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Intellectual Property Rights and Ownership

Joseph R. Falcon
Barley Snyder - Malvern Office

November 23, 2012

Previously published on November 20, 2012

Intellectual property, like real property, has monetary value, and an educational institution should not be immune from realizing the value of intellectual property they currently having or may acquire in the future.  In fact, by appropriately managing intellectual property rights, the institution may create opportunities to grow, protect, and exploit these rights for commercial value.  For educational institutions, intellectual property may even assist in funding research and/or foster innovation through patent protection.  For instance, an educational institution that owns patent protected inventions has the right to exclude others from making, using or selling the invention throughout the United States for life of the patent, giving that institution an advantage over competitors and providing potential revenue for future research through technology transfer.  To realize the full value of its intellectual property, the institution must own it. Unfortunately, defining ownership is never easy, especially under an employee-employer relationship.

In the United States, the inventor is generally the applicant and owner of the invention. Under certain circumstances, an employer may lay claim to the invention created by the employee.  If an employee is hired to invent and the employer can demonstrate such duties were clearly spelled out for the employee in writing, the employer may claim ownership of the invention through assignment, as long as the employer can demonstrate the invention was created within the scope of the employee’s employment.  However, inventions are not always created within a defined scope of employment. It has been found that the mere existence of an employer-employee relationship does not of itself entitle the employer to an assignment of any inventions, even if that employee devises the invention during their employment. There are situations where the employee may perceive that his/her actions in creating the invention were outside the scope of his/her employment, and the employee wants to retain ownership in the invention.  Hence, there is no meeting of the minds between the employee and employer to who owns the intellectual property.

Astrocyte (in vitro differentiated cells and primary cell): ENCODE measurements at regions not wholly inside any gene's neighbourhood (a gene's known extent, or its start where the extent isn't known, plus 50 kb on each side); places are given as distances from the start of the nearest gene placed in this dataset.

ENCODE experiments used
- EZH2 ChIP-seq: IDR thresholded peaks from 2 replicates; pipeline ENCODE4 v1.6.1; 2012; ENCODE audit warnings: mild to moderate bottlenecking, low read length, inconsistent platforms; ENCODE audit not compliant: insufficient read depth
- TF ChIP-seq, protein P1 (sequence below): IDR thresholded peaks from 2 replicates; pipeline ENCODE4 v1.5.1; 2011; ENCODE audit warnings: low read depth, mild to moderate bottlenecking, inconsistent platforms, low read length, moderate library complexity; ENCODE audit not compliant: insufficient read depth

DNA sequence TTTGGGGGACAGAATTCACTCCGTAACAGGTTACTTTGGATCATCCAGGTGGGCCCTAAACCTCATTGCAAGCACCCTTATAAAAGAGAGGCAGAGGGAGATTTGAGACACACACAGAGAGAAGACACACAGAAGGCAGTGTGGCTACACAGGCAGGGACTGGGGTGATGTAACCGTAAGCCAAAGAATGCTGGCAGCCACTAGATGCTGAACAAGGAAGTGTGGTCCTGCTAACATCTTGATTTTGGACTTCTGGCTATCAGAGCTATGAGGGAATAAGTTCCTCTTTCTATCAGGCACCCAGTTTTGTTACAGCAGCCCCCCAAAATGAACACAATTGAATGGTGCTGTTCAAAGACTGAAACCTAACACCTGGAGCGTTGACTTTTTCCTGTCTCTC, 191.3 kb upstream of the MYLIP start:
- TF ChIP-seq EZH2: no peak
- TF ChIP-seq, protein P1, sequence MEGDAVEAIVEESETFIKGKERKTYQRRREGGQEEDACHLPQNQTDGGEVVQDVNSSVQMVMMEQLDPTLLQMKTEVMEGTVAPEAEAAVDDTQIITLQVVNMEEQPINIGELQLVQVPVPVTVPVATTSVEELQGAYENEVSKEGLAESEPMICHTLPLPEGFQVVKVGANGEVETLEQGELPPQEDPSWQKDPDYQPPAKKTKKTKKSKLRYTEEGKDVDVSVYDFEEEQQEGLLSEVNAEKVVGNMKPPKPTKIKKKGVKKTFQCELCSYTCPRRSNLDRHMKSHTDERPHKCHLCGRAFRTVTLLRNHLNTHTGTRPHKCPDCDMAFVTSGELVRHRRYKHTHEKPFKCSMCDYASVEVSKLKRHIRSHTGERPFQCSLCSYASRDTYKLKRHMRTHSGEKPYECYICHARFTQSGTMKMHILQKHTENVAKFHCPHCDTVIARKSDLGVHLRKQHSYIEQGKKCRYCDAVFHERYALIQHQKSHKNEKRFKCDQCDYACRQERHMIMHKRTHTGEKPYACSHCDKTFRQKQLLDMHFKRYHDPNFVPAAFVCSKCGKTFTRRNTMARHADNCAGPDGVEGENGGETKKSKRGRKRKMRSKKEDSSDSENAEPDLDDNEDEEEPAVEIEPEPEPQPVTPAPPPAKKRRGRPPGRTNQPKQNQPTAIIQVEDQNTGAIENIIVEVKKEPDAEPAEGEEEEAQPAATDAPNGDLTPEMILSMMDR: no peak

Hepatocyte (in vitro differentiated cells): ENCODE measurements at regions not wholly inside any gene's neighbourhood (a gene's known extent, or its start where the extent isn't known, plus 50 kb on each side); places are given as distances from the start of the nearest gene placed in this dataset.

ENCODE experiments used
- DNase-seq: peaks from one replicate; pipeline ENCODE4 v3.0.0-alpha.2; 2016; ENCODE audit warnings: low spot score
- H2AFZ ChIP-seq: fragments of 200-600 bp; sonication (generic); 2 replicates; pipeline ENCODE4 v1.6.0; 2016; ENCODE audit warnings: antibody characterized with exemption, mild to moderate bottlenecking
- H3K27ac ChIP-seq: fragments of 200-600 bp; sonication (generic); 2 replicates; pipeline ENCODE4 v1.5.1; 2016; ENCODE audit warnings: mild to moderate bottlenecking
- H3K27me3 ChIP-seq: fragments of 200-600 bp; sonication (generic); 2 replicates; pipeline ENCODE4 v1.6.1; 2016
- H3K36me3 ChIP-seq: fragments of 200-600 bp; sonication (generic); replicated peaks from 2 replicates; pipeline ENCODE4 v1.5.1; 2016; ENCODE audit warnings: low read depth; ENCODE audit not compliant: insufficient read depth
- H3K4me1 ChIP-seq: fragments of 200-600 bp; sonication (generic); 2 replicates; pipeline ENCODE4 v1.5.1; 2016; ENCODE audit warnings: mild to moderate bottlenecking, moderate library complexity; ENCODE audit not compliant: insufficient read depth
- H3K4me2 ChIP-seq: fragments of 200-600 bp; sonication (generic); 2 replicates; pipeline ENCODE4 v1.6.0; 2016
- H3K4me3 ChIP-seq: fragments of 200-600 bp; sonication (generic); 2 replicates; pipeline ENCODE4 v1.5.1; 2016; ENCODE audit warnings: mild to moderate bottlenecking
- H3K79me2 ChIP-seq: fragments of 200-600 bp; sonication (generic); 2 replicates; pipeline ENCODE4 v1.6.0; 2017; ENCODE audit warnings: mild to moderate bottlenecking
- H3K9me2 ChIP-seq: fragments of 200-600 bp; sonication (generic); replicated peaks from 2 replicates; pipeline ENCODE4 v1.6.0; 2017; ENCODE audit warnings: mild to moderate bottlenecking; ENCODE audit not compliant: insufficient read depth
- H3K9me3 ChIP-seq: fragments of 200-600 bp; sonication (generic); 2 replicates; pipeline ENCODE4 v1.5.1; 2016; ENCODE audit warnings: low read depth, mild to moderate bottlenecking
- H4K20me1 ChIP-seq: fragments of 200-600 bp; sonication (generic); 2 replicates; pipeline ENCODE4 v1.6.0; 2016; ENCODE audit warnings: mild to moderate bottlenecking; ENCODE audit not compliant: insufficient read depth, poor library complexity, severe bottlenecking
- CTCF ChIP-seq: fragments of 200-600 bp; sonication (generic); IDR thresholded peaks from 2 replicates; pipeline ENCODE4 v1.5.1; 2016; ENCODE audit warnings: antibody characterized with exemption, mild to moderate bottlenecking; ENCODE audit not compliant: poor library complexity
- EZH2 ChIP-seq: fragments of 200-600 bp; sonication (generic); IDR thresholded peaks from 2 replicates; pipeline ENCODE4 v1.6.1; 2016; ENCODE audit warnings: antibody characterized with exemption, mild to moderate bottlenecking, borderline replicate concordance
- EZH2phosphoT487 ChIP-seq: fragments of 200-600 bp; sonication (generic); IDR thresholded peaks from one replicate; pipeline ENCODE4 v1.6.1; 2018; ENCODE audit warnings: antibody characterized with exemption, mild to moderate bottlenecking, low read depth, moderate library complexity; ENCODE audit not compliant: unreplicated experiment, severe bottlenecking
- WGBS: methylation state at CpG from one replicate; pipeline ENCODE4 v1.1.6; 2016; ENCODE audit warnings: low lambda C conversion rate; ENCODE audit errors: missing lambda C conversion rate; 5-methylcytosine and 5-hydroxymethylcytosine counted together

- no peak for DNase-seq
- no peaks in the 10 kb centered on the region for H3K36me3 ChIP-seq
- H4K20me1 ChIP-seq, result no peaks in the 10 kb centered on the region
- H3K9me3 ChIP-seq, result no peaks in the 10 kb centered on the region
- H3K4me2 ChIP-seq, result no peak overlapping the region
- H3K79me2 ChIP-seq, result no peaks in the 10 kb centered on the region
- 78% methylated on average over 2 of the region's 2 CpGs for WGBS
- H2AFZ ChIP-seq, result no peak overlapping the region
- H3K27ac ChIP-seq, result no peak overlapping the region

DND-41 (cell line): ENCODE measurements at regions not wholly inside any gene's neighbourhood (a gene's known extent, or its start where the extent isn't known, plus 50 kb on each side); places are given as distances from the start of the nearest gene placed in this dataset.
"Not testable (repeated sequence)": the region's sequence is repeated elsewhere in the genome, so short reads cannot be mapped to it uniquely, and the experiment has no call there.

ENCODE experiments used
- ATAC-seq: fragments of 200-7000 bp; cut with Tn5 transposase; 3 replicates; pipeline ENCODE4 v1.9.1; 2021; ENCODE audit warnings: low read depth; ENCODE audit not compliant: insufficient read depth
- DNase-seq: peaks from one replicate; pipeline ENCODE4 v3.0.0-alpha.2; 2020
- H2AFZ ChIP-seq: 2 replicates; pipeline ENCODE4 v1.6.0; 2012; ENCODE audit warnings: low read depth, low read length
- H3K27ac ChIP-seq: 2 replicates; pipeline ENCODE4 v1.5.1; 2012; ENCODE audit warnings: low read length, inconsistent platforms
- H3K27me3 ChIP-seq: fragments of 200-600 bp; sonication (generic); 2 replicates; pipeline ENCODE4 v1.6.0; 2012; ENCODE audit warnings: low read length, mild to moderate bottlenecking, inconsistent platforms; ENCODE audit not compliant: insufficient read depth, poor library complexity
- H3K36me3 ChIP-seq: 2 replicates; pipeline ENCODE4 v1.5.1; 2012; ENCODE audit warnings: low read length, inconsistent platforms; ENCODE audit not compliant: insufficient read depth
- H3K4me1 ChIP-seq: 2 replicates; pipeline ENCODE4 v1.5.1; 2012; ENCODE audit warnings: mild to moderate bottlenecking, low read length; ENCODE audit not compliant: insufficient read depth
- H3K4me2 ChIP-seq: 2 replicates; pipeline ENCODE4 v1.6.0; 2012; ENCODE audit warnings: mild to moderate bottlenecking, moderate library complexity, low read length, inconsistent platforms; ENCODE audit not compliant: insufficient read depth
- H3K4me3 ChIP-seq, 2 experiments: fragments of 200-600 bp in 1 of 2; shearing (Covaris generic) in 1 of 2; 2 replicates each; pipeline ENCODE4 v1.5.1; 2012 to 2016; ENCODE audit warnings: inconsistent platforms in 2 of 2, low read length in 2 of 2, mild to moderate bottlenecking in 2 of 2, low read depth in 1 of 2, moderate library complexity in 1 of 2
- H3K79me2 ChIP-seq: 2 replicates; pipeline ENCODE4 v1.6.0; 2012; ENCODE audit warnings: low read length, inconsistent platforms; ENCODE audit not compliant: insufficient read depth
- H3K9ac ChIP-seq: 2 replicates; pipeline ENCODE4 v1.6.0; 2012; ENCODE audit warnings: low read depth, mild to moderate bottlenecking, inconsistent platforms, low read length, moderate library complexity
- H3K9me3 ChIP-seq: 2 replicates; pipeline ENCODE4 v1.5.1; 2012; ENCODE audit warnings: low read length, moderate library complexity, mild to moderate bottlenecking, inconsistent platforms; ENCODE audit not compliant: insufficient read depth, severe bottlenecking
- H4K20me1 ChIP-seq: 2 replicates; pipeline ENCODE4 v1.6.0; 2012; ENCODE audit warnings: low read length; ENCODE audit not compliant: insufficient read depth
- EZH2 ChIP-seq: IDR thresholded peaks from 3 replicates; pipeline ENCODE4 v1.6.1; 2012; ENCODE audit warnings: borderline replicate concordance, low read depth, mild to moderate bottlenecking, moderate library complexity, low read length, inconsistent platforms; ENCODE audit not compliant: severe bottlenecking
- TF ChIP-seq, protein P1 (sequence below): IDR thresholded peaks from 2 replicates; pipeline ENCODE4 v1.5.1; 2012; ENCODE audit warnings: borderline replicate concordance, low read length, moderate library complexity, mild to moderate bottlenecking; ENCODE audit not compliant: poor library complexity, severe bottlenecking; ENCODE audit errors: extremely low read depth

Certain business policies and conduct ensure that ownership of intellectual property is properly acquired by the institution.  Employment agreements and assignment provisions effectively transfer patent rights to the employer.  Through these agreements, or through clear and concise policies (i.e. employee handbooks), it may be required that the employee assign his or her intellectual property rights to the institution. In certain cases, the employee may be required to keep all proprietary information confidential.  In another circumstance, the employee may be required to disclose all creative ideas made during employment.  However, some institutions fail to require disclosure or even educate their employees about intellectual property.  Even worse, some do not even establish contractual relationships with their employees or even inform them on company policies affecting the same.  As a result, the aforementioned situation occurs, and the employee believes they are the rightful owner to the invention that are to be assigned to the employer.

There are certain situations where ownership questions occur and the employer may only be left with licensing rights to the invention. Even in the absence of an express agreement to assign, the employment contract may not preclude the employer as a matter of law from asserting a claim to the employee's invention. Even in situations where the employee owns the invention and a resulting patent, the employer may have a "shop right" to the invention, where the employer will have a license to use the invention without paying the employee any additional compensation as royalties.  As an implied license, shop rights allow the employer and its employees to use the patented invention.  However, this is a limited right and restricted to a specific use of the invention.

In many circumstances, it is not satisfactory that the employer merely retain a shop right. Rather, the employer will want to avert uncertain ownership and preserve the rights in intellectual property developed by the employee under the scope of their employment.  In order to clear any uncertainty of ownership, the employer should require employees to sign a written agreement with assignment provisions that clearly define ownership, or at minimum, provide the employee with employment handbooks having assignment provisions, in order to avert unintentional ownership issues.  Even with a contract in place, the employer should clearly point out and explain its intellectual property policies to its employees.


The views expressed in this document are solely the views of the author and not Martindale-Hubbell. This document is intended for informational purposes only and is not legal advice or a substitute for consultation with a licensed legal professional in a particular case or circumstance.

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